No Pain. Medical Expedition to Kibera Slum

Dear friends, we have one more "project inside the project." We will invite to the slums a qualified doctor, the certified specialist we have been working with for a long time. His name is Kirill Kuznetsov, well-known "Dr. Dolittle from Kursk"
About the project
The doctor is going to slum with a case of meds and tips "not be overcome by evil, but overcome evil with good."
Tabor School will be the health competence center of Kibera for a couple of days. We will organize reception, examination, consultations, primary treatment, and health education for children, parents, teachers, and the community.

Considering the absence of free certified doctors in Kibera Slum, such a clinic should be efficient. And the doctor like Kirill, who has been living in Kenya for several years with his children, knows the local healthcare infrastructure and is familiar with Kenyan pharmaceuticals, is worth its weight in gold.
If you decide to join our project choose any point you like:
About the doctor
Kirill usually practices as a doctor far from Nairobi. But he got used to medical tours in Kenya, and this clinic in Kibera promises to be one more challenge for him.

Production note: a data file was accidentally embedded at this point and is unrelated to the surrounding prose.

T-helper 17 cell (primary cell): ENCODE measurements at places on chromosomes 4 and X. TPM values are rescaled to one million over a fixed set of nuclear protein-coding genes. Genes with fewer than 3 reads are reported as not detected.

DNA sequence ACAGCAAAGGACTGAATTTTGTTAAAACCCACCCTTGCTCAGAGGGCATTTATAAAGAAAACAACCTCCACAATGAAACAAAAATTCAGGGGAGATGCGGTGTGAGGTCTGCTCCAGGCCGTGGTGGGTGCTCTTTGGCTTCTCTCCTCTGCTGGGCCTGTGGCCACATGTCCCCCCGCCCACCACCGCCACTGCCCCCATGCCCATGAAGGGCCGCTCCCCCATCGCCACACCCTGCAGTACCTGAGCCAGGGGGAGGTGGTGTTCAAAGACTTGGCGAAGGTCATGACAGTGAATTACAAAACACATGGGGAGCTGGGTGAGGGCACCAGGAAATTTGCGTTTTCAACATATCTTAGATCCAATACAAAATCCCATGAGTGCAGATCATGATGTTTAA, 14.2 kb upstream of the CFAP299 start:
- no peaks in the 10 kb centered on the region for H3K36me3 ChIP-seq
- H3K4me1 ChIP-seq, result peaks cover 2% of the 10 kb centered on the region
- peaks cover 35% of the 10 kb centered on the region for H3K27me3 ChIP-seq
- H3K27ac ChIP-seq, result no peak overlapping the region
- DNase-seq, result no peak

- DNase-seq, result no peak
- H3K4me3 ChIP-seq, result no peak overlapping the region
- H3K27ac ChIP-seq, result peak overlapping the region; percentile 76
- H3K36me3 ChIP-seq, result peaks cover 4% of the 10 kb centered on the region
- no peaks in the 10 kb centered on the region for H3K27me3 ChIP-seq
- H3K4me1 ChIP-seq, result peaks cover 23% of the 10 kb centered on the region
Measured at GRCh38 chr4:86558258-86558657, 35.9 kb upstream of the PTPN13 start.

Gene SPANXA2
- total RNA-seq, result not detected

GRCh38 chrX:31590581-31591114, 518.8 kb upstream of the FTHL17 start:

About the dates
The pilot clinic is scheduled for the second half of February.
Duration – 2-3 days.
About mission
It's pretty evident why this clinic is necessary for the children of Kibera. 99% of slum children have never seen any doctor in their life. And no doctor has ever examined those children. People in Kidera do not even operate with such a term as "a sick child." A child is either alive or dead.©️
Why Kirill is doing this is also clear. He swore allegiance to Hippocrates, and, besides, he is ill himself. His chronic illness is called Africa.
Why do you need it? To live your own life more consciously, helping others survive.
About money
By the standards of European countries, the cost of a clinic in the slums is minimal.
The entire budget is around $800. It's approximately 200 cups of coffee. We expect to help at least two hundred children and adults—one cup for each.
Maybe we can give up one cup of coffee in a coffee shop or a glass of wine and pack Kirill on the trip, can't we?
Everyone respects and admires Doctors Without Borders. And you can practically assist such a doctor. And gratitude yourself much more, either.